C2-C4 diols classically derived from fossil resource are very important bulk chemicals which have been used in a wide range of areas, including solvents, fuels, polymers, cosmetics, and pharmaceuticals. Production of C2-C4 diols from renewable resources has received significant interest in consideration of the reducing fossil resource and the increasing environmental issues. While bioproduction of certain diols like 1,3-propanediol has been commercialized in recent years, biosynthesis of many other important C2-C4 diol isomers is highly challenging due to the lack of natural synthesis pathways. Recent advances in synthetic biology have enabled the de novo design of completely new pathways to non-natural molecules from renewable feedstocks. In this study, we review recent advances in bioproduction of C2-C4 diols, focusing on new metabolic pathways and metabolic engineering strategies being developed. We also discuss the challenges and future trends toward the development of economically competitive processes for bio-based diol production.
A library of bidentate diols, as well as tridentate triols and aminodiols, derived from (+)-sabinol, was synthesized in a stereoselective manner. Sabinol was transformed into allylic trichloroacetamide via Overman rearrangement of the corresponding trichloroacetimidate. After changing the protecting group to Boc, the enamine was subjected to stereospecific dihydroxylation with OsO₄/NMO, resulting in the (1R,2R,3R,5R)-aminodiol diastereomer. The obtained primary aminodiol was transformed to a secondary analogue. The ring closure of the N-benzyl-substituted aminodiol with formaldehyde was investigated and regioselective formation of the spiro-oxazolidine ring was observed. Hydroboration or dihydroxylation of sabinol or its benzyl ether with OsO₄/NMO resulted in the formation of sabinane-based diols and triols following a highly stereospecific reaction. Treatment of sabinol with m-CPBA afforded O-benzoyl triol as a diastereoisomer of the directly dihydroxylated product, instead of the expected epoxy alcohol. The resulting aminodiols, diol, and triols were applied as chiral catalysts in the reaction of diethylzinc and benzaldehyde from moderate to good selectivity.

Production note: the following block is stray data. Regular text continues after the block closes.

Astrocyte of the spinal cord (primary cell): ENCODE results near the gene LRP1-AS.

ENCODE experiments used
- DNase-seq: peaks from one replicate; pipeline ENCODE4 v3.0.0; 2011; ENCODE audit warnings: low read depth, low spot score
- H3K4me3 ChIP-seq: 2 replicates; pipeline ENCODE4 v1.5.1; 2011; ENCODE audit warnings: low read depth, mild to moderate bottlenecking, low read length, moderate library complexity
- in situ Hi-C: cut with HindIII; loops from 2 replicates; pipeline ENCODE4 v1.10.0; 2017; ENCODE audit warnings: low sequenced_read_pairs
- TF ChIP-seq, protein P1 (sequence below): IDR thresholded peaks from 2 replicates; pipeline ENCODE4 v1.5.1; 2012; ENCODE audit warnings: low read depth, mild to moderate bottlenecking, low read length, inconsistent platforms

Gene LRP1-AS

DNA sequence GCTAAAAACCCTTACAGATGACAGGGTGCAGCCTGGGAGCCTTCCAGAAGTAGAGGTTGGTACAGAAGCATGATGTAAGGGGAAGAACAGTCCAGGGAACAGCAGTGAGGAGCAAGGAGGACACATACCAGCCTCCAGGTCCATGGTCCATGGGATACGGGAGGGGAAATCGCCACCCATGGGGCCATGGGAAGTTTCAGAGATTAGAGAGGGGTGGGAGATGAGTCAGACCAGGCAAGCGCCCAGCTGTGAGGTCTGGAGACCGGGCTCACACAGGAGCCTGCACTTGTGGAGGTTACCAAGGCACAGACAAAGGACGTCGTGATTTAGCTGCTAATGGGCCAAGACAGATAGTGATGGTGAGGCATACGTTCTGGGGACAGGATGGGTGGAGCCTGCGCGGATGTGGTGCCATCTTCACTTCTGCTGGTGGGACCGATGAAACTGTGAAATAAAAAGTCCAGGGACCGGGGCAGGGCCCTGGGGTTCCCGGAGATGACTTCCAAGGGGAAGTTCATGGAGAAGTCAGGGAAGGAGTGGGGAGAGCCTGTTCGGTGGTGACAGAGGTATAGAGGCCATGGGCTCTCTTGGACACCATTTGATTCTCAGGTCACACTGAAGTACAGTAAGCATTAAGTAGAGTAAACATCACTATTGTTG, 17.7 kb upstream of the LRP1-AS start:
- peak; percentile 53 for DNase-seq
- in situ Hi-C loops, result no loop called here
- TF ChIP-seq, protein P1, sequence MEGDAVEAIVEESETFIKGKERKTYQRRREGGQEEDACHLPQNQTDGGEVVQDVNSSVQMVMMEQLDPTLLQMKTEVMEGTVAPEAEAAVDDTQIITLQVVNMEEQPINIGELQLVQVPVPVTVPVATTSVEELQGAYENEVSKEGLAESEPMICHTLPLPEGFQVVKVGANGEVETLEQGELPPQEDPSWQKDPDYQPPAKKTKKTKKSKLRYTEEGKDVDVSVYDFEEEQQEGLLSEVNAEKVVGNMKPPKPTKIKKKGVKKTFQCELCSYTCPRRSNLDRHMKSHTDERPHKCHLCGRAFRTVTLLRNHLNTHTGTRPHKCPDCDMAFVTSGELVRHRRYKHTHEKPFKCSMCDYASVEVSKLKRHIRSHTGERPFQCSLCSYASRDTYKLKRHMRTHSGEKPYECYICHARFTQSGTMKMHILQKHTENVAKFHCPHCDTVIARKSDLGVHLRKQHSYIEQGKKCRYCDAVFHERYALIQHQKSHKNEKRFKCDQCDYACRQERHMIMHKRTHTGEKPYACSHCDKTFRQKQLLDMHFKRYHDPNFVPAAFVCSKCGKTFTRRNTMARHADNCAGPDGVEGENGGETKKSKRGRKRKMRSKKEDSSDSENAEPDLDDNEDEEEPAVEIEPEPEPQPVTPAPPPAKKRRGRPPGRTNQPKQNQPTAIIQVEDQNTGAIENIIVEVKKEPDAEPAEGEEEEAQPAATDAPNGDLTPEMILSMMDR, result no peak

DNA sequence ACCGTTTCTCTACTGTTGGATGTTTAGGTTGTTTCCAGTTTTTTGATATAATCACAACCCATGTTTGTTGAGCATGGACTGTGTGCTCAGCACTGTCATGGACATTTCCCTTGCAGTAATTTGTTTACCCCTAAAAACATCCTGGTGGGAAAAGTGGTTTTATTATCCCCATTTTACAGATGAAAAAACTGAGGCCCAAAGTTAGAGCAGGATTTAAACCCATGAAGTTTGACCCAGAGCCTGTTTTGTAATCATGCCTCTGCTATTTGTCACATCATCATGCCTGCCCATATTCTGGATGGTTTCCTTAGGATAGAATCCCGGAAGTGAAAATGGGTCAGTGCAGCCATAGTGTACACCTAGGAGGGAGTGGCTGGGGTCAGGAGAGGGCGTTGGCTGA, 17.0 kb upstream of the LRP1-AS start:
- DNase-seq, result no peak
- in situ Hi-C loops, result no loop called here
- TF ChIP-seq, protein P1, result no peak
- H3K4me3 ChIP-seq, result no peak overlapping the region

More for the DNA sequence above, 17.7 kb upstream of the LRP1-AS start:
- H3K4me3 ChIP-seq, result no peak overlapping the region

Two new cadmium bromoplumbates [CdPb2Br2L2]n(1, L = ethylene glycol) and [CdPb6Br6L4]n(2) have been solvothermally synthesized and structurally characterized. 1 contains 1-D neutral heterometallic chains [CdPb2Br2L2]n, which are further connected via weak Pb-Br bonds, resulting in a 3-D network structure. The 3-D framework of 2 is constructed by the interconnection of a 2-D neutral layer [CdPb6Br6L4]nvia weak Pb-Br bonds. The [CdPb6Br6L4]nlayer is based on the linkages of dimeric [Pb2Br4] units and heterometallic crown [Cd(Pb4O4)Br2] clusters containing a rare eight-membered [Pb4O4] ring. Although a few heterometallic bromoplumbate clusters have been reported, they usually exhibit molecular moieties. 2 represents the only example of 3-D heterometallic bromoplumbate based on the combination of heterometallic crown [Cd(Pb4O4)Br2] clusters and dimeric [Pb2Br4] units. Their optical properties are studied and density functional theory calculations for 1 and 2 have also been performed.